Louisiana Bond Commission Approves Superdome Funding
BATON ROUGE – The Louisiana State Bond Commission has approved $28 million in Superdome renovations after previously voting to delay the funding because of the New Orleans Saints’ COVID-19 policies.
The NFL franchise instituted a mandatory vaccine policy in advance of the 2021 football season for fans age 12 and older to attend home games. Certain mask requirements also apply, as does a recent negative COVID-19 test result for those without proof of vaccination.
Louisiana Senate President Patrick Page Cortez, R-Lafayette, introduced a motion at August’s bond commission meeting to delay the funding approval on behalf of season tickets holders who did not agree with the Saints’ policy. The motion passed, 12-2.
That changed Thursday, when commission members voted via Zoom meeting to end the delay and green light the Superdome improvements.
Cortez said intervening talks between commission members and Saints officials had been productive, particularly on the issue of whether season ticket holders can keep their high-demand access for future seasons if they opt-out of attending home games this year.
The Saints previously said season ticket holders would not even receive refunds if they failed to comply with the organization’s vaccine mandate, but that policy was reversed one hour before the commission’s meeting Aug. 19.
The State Bond Commission meets once a month and is composed of 14 members, including Gov. John Bel Edwards; Senate President Cortez; House Speaker Clay Schexnayder, R-Gonzales; and Attorney General Jeff Landry.
The Superdome is part of the Louisiana Stadium Expedition District, which is a political subdivision of the state, thereby giving state leaders jurisdiction over the New Orleans facility. Cortez has referred to the Saints football team as a “tenant.”
The bond commission also voted to approve nearly two dozen other New Orleans-based projects Thursday that had been sidelined during the dispute with the Saints. Those items, among others, were listed in a 16-page meeting agenda.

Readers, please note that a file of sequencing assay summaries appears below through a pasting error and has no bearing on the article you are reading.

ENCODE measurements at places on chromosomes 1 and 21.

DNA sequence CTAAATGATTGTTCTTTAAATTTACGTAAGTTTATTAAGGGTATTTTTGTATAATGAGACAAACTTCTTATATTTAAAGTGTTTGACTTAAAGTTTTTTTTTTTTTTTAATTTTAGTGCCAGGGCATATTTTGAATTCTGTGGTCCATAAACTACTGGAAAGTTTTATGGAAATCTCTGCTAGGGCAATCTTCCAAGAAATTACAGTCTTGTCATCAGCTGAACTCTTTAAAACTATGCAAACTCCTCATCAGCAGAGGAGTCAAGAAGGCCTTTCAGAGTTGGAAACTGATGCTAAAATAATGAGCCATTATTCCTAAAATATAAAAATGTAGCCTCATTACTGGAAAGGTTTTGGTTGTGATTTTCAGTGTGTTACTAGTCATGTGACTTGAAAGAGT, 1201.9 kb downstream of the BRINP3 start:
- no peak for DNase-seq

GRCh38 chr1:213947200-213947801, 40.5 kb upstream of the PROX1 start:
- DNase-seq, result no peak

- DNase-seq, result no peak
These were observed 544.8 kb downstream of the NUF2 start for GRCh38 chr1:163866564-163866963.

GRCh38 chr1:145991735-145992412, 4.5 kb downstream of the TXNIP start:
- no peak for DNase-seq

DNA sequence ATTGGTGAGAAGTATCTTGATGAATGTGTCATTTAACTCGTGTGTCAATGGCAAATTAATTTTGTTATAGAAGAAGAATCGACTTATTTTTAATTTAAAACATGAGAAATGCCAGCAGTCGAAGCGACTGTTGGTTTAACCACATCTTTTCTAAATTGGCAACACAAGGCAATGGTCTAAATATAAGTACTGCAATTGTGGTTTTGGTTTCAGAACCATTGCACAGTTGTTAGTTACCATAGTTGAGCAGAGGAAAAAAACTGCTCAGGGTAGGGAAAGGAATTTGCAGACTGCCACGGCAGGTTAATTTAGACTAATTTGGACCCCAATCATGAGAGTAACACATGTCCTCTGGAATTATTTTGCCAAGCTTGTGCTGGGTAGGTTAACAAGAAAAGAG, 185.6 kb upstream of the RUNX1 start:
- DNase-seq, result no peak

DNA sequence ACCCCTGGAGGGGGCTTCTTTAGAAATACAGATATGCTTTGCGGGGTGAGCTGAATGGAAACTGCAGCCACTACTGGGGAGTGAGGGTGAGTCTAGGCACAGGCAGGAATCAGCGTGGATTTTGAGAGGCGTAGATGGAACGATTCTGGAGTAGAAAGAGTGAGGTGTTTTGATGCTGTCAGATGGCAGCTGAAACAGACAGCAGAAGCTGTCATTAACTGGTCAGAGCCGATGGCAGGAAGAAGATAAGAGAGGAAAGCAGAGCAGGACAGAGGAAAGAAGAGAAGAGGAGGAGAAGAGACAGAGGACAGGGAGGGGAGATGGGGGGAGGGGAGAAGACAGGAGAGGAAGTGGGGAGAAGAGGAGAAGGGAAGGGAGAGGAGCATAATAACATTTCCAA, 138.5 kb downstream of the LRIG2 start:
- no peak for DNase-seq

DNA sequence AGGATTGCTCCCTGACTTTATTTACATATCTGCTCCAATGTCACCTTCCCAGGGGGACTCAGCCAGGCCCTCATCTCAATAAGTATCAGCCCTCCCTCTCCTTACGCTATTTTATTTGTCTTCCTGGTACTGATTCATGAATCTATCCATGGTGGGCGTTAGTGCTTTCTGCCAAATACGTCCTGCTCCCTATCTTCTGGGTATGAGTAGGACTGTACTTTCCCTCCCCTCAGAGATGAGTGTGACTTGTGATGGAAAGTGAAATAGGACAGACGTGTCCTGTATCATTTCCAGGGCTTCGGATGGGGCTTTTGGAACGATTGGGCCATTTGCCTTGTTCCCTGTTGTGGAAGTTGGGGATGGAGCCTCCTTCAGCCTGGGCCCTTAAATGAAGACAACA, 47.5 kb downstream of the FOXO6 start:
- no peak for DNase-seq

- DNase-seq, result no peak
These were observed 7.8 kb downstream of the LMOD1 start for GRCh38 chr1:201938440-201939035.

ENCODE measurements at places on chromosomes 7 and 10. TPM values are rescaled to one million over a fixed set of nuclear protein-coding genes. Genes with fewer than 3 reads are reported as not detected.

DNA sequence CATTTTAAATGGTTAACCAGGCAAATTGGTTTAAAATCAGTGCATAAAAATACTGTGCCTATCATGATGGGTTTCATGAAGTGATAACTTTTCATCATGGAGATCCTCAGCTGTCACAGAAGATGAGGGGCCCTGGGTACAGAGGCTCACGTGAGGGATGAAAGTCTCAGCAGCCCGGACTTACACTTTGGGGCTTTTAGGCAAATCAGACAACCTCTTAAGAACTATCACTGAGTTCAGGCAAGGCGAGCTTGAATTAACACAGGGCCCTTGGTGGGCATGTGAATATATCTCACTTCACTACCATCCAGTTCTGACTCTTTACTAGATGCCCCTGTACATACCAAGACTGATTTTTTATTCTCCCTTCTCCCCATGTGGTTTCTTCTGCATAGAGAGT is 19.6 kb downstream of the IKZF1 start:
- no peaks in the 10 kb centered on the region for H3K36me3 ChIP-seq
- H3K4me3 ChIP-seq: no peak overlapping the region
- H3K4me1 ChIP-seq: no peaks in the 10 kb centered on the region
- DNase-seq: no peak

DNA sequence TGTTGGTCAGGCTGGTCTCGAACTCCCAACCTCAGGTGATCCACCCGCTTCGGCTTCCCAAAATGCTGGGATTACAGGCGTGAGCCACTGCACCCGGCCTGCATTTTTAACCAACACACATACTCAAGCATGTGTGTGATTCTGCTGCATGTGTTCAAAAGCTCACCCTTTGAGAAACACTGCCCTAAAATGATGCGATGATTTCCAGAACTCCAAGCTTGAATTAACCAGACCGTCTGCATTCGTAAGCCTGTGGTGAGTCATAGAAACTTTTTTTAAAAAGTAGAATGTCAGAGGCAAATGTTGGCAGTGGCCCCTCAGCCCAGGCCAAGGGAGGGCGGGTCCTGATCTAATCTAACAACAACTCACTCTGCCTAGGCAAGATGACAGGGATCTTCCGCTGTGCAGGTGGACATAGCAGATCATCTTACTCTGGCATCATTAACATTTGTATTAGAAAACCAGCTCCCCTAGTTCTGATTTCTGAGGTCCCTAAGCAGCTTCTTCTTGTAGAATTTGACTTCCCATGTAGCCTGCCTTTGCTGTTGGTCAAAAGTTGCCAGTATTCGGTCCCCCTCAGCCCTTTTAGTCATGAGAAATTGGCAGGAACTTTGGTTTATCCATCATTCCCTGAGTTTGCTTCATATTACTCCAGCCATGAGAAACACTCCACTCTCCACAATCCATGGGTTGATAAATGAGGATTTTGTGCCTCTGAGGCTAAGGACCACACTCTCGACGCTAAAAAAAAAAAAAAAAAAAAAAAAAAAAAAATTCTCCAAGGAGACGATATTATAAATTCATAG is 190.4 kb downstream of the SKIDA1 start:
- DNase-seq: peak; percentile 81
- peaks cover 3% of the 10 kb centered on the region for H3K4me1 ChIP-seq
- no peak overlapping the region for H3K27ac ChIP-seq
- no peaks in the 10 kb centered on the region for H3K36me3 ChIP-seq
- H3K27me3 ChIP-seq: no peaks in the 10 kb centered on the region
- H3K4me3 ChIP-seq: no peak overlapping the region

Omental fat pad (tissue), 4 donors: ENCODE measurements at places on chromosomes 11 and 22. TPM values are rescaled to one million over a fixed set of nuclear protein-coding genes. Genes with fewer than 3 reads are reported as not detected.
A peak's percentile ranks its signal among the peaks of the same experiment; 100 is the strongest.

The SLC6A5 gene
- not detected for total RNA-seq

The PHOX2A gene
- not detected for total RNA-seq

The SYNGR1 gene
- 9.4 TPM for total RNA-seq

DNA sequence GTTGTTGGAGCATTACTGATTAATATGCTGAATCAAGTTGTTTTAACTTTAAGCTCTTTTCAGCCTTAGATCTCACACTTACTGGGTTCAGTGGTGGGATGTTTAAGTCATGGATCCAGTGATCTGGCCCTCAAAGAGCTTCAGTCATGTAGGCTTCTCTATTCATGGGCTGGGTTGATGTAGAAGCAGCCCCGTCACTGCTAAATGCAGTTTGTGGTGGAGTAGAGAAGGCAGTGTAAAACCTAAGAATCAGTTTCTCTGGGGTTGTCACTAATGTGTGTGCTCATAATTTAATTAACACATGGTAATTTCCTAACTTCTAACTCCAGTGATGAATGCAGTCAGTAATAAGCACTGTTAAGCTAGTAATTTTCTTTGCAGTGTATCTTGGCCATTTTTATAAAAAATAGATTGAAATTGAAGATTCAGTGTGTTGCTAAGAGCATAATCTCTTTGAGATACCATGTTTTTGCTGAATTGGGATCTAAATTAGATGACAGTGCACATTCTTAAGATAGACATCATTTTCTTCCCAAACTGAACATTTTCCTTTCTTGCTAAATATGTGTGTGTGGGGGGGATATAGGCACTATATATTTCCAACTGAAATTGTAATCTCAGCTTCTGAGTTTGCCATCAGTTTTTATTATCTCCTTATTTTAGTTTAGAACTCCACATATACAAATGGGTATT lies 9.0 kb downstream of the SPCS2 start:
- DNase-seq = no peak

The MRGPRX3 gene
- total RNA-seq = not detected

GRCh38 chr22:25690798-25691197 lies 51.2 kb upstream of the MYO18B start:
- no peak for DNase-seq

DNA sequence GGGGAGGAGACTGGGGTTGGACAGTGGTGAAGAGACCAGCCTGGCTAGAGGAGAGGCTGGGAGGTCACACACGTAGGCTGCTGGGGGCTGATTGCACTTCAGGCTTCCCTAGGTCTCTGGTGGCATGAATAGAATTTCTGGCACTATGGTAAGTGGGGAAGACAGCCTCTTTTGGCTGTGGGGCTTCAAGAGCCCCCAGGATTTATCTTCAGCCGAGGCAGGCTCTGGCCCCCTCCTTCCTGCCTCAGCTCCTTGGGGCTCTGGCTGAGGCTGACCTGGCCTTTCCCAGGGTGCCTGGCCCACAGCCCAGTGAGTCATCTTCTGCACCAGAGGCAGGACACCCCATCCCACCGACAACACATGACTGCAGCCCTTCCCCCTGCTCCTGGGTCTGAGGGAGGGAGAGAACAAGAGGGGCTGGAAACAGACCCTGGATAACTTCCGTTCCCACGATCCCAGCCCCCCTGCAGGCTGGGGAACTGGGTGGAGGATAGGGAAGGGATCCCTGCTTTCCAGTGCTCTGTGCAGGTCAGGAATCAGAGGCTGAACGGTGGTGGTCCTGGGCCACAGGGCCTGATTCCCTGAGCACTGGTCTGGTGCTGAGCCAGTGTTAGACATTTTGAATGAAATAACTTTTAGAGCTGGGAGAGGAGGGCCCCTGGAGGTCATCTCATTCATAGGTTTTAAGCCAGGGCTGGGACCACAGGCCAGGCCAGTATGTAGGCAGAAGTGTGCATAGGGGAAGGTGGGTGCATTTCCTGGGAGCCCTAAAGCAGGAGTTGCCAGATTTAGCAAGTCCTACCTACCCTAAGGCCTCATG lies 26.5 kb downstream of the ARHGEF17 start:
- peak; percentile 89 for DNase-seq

The commission also voted to revisit less urgent projects at a future date, which could involve additional delays.
Matthew Block, an attorney representing Edwards, a Democrat, has opposed any delays regarding the New Orleans construction projects. Block has been a consistent dissenting vote on the GOP-dominated panel.
Block strongly disagreed with postponing the Superdome funding, which is part of a multiyear $450 million stadium overhaul.
“It’s an important project as we discussed during session and it’s on some very tight timelines. I don’t know what the consequences would be,” he said when the issue arose in August. “The legislature already approved it in the capital outlay budget.”
Landry has posed his disagreements with the Saints from a fan’s perspective.
“Here’s the problem: I spoke to a gentleman who bought season tickets in 1969 from the Tulane Stadium to the Superdome. He endured the paper-bag Aint’s to the Super Bowl Saints,” he said. “The problem is professional sports organizations used to treat their fans as customers, yet they seem to be treating them more like commodities today.”
Fans were not allowed in the Superdome last year because of COVID-19 precautions. Ticket holders received refunds or rollovers to the current season.
By William Patrick of the Center Square